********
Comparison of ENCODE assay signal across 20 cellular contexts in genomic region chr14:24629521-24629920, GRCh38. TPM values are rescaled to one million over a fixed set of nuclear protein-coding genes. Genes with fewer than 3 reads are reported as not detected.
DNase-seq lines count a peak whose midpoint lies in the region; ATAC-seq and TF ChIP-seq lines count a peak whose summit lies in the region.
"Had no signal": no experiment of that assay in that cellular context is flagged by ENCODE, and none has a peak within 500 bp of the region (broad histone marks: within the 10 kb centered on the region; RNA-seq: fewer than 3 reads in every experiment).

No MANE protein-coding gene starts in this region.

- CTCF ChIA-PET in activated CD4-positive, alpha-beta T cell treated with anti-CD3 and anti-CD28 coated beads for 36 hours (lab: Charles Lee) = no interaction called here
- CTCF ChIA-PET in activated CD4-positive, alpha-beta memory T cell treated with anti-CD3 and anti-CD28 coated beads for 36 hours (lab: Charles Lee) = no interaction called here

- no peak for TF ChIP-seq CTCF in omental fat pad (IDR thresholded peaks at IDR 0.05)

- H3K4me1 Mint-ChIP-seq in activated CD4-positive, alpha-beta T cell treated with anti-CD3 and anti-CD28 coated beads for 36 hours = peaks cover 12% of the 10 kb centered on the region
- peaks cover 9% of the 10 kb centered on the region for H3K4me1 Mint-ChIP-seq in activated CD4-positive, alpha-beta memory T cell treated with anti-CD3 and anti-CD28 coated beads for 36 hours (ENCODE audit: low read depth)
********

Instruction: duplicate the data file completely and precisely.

Comparison of ENCODE assay signal across 20 cellular contexts in genomic region chr14:24629521-24629920, GRCh38. TPM values are rescaled to one million over a fixed set of nuclear protein-coding genes. Genes with fewer than 3 reads are reported as not detected.
DNase-seq lines count a peak whose midpoint lies in the region; ATAC-seq and TF ChIP-seq lines count a peak whose summit lies in the region.
"Had no signal": no experiment of that assay in that cellular context is flagged by ENCODE, and none has a peak within 500 bp of the region (broad histone marks: within the 10 kb centered on the region; RNA-seq: fewer than 3 reads in every experiment).

No MANE protein-coding gene starts in this region.

- CTCF ChIA-PET in activated CD4-positive, alpha-beta T cell treated with anti-CD3 and anti-CD28 coated beads for 36 hours (lab: Charles Lee) = no interaction called here
- CTCF ChIA-PET in activated CD4-positive, alpha-beta memory T cell treated with anti-CD3 and anti-CD28 coated beads for 36 hours (lab: Charles Lee) = no interaction called here

- no peak for TF ChIP-seq CTCF in omental fat pad (IDR thresholded peaks at IDR 0.05)

- H3K4me1 Mint-ChIP-seq in activated CD4-positive, alpha-beta T cell treated with anti-CD3 and anti-CD28 coated beads for 36 hours = peaks cover 12% of the 10 kb centered on the region
- peaks cover 9% of the 10 kb centered on the region for H3K4me1 Mint-ChIP-seq in activated CD4-positive, alpha-beta memory T cell treated with anti-CD3 and anti-CD28 coated beads for 36 hours (ENCODE audit: low read depth)